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Article

Silicon Carbide and MRI: Towards Developing a MRI Safe Neural Interface

1
Electrical Engineering Department, University of South Florida, Tampa, FL 33620, USA
2
Moffitt Cancer Center, Tampa, FL 33620, USA
3
Department of Mechanical Engineering, University of South Florida, Tampa, FL 33620, USA
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NeuroNexus, LLC, Ann Arbor, MI 48108, USA
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IMM-CNR, Catania, I-95121 Sicily, Italy
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Department of Medical Engineering, University of South Florida, Tampa, FL 33620, USA
*
Author to whom correspondence should be addressed.
Academic Editor: Bryan James Black
Micromachines 2021, 12(2), 126; https://doi.org/10.3390/mi12020126
Received: 12 November 2020 / Revised: 22 January 2021 / Accepted: 23 January 2021 / Published: 26 January 2021
(This article belongs to the Special Issue Recent Advances in Implantable Neural Interfaces)
An essential method to investigate neuromodulation effects of an invasive neural interface (INI) is magnetic resonance imaging (MRI). Presently, MRI imaging of patients with neural implants is highly restricted in high field MRI (e.g., 3 T and higher) due to patient safety concerns. This results in lower resolution MRI images and, consequently, degrades the efficacy of MRI imaging for diagnostic purposes in these patients. Cubic silicon carbide (3C-SiC) is a biocompatible wide-band-gap semiconductor with a high thermal conductivity and magnetic susceptibility compatible with brain tissue. It also has modifiable electrical conductivity through doping level control. These properties can improve the MRI compliance of 3C-SiC INIs, specifically in high field MRI scanning. In this work, the MRI compliance of epitaxial SiC films grown on various Si wafers, used to implement a monolithic neural implant (all-SiC), was studied. Via finite element method (FEM) and Fourier-based simulations, the specific absorption rate (SAR), induced heating, and image artifacts caused by the portion of the implant within a brain tissue phantom located in a 7 T small animal MRI machine were estimated and measured. The specific goal was to compare implant materials; thus, the effect of leads outside the tissue was not considered. The results of the simulations were validated via phantom experiments in the same 7 T MRI system. The simulation and experimental results revealed that free-standing 3C-SiC films had little to no image artifacts compared to silicon and platinum reference materials inside the MRI at 7 T. In addition, FEM simulations predicted an ~30% SAR reduction for 3C-SiC compared to Pt. These initial simulations and experiments indicate an all-SiC INI may effectively reduce MRI induced heating and image artifacts in high field MRI. In order to evaluate the MRI safety of a closed-loop, fully functional all-SiC INI as per ISO/TS 10974:2018 standard, additional research and development is being conducted and will be reported at a later date. View Full-Text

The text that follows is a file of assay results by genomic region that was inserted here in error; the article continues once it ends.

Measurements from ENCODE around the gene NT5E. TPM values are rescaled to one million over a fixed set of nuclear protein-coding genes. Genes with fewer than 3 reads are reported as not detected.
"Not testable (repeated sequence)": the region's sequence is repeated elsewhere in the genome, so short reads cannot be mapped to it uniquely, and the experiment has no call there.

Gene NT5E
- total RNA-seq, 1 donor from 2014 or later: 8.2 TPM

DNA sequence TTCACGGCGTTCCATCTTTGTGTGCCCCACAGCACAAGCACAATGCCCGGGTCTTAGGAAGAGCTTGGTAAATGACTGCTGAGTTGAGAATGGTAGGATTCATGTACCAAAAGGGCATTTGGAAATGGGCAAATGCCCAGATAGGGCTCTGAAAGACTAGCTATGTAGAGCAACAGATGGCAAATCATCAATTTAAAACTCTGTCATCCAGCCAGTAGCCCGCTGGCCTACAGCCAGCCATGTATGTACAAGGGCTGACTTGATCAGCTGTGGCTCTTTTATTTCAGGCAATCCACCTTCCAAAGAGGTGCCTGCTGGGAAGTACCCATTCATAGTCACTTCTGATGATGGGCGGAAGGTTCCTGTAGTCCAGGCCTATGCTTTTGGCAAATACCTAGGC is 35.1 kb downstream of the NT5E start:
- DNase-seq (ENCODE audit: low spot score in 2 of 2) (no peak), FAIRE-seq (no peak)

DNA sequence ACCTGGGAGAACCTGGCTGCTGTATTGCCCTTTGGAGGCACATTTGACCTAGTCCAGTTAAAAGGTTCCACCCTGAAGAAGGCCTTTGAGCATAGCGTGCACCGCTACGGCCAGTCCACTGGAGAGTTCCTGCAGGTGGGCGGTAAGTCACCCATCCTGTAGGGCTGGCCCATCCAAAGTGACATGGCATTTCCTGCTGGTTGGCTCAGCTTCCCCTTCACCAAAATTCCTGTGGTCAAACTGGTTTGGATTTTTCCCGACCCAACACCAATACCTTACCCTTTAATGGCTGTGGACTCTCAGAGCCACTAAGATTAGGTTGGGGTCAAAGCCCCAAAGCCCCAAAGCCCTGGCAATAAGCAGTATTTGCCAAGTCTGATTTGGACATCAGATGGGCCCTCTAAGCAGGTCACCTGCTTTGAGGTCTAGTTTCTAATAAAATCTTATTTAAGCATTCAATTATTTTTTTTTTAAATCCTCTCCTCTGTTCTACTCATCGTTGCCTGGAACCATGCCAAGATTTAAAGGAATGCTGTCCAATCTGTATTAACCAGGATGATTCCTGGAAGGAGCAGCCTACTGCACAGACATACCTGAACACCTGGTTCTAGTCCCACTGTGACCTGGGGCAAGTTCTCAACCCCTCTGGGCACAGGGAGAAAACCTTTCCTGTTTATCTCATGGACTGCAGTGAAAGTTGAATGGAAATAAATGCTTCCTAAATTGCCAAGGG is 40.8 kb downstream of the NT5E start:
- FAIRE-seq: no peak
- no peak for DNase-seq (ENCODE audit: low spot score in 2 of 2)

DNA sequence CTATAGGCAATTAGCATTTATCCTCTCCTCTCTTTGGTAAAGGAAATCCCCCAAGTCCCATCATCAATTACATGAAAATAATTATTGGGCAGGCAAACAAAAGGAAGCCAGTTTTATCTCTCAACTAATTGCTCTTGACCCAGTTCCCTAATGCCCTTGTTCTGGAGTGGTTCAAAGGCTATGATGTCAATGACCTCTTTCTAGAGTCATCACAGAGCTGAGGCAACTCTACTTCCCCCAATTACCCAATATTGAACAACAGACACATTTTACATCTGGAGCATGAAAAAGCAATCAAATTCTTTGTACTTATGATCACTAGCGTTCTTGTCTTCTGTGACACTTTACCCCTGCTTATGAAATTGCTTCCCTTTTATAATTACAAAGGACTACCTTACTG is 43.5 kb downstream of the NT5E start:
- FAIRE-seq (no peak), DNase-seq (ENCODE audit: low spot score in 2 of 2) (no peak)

Keywords: MRI compatibility; silicon carbide; neural interface; SAR; finite element simulation; MRI image artifacts MRI compatibility; silicon carbide; neural interface; SAR; finite element simulation; MRI image artifacts
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MDPI and ACS Style

Beygi, M.; Dominguez-Viqueira, W.; Feng, C.; Mumcu, G.; Frewin, C.L.; La Via, F.; Saddow, S.E. Silicon Carbide and MRI: Towards Developing a MRI Safe Neural Interface. Micromachines 2021, 12, 126. https://doi.org/10.3390/mi12020126

AMA Style

Beygi M, Dominguez-Viqueira W, Feng C, Mumcu G, Frewin CL, La Via F, Saddow SE. Silicon Carbide and MRI: Towards Developing a MRI Safe Neural Interface. Micromachines. 2021; 12(2):126. https://doi.org/10.3390/mi12020126

Chicago/Turabian Style

Beygi, Mohammad, William Dominguez-Viqueira, Chenyin Feng, Gokhan Mumcu, Christopher L. Frewin, Francesco La Via, and Stephen E. Saddow 2021. "Silicon Carbide and MRI: Towards Developing a MRI Safe Neural Interface" Micromachines 12, no. 2: 126. https://doi.org/10.3390/mi12020126

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